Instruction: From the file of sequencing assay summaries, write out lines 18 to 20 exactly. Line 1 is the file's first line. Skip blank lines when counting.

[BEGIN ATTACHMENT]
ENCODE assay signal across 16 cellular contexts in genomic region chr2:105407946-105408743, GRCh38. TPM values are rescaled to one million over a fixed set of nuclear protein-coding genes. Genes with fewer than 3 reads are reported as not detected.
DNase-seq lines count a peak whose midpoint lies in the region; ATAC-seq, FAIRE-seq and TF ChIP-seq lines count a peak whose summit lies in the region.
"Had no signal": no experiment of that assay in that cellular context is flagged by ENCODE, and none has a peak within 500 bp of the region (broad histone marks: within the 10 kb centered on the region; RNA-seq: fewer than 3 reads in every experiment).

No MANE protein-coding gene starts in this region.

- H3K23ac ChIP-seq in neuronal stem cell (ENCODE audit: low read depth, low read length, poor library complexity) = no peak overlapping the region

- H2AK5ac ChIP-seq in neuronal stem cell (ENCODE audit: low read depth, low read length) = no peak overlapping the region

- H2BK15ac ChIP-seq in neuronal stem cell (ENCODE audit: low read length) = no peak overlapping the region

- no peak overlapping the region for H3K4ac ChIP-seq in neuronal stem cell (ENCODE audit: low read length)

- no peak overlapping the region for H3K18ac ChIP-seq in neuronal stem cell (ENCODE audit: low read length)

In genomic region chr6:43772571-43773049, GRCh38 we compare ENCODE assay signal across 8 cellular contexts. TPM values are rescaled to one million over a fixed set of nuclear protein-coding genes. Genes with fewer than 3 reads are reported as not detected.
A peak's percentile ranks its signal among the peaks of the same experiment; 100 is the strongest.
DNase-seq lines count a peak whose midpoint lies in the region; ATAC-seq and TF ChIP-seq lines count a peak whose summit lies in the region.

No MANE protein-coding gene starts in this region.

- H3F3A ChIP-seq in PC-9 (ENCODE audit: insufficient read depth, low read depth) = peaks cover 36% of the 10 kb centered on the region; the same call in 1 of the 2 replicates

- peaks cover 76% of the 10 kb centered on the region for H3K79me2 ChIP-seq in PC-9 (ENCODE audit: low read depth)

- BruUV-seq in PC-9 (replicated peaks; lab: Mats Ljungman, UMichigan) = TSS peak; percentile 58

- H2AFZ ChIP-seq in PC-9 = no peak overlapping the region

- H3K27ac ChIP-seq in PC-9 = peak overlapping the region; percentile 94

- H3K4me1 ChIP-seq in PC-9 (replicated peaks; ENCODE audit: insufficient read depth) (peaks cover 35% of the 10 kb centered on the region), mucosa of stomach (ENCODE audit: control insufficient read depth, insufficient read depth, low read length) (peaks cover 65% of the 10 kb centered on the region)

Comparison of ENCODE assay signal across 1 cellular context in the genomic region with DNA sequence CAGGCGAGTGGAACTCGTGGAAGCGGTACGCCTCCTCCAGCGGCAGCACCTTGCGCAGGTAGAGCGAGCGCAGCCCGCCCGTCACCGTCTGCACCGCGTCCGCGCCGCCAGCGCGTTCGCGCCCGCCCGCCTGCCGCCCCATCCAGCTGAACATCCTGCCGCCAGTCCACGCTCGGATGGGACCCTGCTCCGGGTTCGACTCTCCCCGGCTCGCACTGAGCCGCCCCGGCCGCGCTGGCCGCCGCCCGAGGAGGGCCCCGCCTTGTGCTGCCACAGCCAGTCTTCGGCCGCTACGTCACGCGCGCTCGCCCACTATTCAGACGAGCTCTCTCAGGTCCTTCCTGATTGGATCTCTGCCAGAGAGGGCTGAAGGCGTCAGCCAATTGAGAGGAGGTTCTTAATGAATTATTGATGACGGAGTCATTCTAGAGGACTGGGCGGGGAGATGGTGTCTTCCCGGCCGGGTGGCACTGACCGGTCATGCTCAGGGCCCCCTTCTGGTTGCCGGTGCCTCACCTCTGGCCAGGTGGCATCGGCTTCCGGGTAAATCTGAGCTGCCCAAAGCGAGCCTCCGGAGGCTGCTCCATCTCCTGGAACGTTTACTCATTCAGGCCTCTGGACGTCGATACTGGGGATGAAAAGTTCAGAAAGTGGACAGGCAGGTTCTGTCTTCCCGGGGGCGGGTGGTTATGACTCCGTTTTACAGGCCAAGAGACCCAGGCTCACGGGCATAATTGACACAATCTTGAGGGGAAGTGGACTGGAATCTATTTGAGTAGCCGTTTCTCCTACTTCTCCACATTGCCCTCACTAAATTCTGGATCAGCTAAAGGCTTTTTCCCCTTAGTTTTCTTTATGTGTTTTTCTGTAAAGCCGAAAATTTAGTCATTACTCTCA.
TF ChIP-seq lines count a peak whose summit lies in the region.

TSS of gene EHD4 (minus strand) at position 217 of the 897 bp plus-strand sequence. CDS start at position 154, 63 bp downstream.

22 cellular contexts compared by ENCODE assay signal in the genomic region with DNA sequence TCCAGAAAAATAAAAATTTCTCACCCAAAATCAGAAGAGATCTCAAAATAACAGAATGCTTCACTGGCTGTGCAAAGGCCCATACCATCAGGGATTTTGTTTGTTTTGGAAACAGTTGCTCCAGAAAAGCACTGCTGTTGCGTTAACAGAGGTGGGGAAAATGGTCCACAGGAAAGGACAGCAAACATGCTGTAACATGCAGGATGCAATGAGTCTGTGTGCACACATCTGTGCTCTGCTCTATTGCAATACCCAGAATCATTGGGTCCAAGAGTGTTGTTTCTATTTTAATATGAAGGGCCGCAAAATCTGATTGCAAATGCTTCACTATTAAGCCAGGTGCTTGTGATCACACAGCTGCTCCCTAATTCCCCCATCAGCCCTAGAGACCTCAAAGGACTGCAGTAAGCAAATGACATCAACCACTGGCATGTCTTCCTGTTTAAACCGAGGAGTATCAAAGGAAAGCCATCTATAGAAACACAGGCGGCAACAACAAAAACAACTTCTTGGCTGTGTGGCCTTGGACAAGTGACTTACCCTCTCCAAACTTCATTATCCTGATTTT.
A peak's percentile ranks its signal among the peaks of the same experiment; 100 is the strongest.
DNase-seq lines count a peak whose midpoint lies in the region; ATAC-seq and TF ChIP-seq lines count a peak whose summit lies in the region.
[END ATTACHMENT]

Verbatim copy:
- H3K27ac ChIP-seq in PC-9 = peak overlapping the region; percentile 94

- H3K4me1 ChIP-seq in PC-9 (replicated peaks; ENCODE audit: insufficient read depth) (peaks cover 35% of the 10 kb centered on the region), mucosa of stomach (ENCODE audit: control insufficient read depth, insufficient read depth, low read length) (peaks cover 65% of the 10 kb centered on the region)

Comparison of ENCODE assay signal across 1 cellular context in the genomic region with DNA sequence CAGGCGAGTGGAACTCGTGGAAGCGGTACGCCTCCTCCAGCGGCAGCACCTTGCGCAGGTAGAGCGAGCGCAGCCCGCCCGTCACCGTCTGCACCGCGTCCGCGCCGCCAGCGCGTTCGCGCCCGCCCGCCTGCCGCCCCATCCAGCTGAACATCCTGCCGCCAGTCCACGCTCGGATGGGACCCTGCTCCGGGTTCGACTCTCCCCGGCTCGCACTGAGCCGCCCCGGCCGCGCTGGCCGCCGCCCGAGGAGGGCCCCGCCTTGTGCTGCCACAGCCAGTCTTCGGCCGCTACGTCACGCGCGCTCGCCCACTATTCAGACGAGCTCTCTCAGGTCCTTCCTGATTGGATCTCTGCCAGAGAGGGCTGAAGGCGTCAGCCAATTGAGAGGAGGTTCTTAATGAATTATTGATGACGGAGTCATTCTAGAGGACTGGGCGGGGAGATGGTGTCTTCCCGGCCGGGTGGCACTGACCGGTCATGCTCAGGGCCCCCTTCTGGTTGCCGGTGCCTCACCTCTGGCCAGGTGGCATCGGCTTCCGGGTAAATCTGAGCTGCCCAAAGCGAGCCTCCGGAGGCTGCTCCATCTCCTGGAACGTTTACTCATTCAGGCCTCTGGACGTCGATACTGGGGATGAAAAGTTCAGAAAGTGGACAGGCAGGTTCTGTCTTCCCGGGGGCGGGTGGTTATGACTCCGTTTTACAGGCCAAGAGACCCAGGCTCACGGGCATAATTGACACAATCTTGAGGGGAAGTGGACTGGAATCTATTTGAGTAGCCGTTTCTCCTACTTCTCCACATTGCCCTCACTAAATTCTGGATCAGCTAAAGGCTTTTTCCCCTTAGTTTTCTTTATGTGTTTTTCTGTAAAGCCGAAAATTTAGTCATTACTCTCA.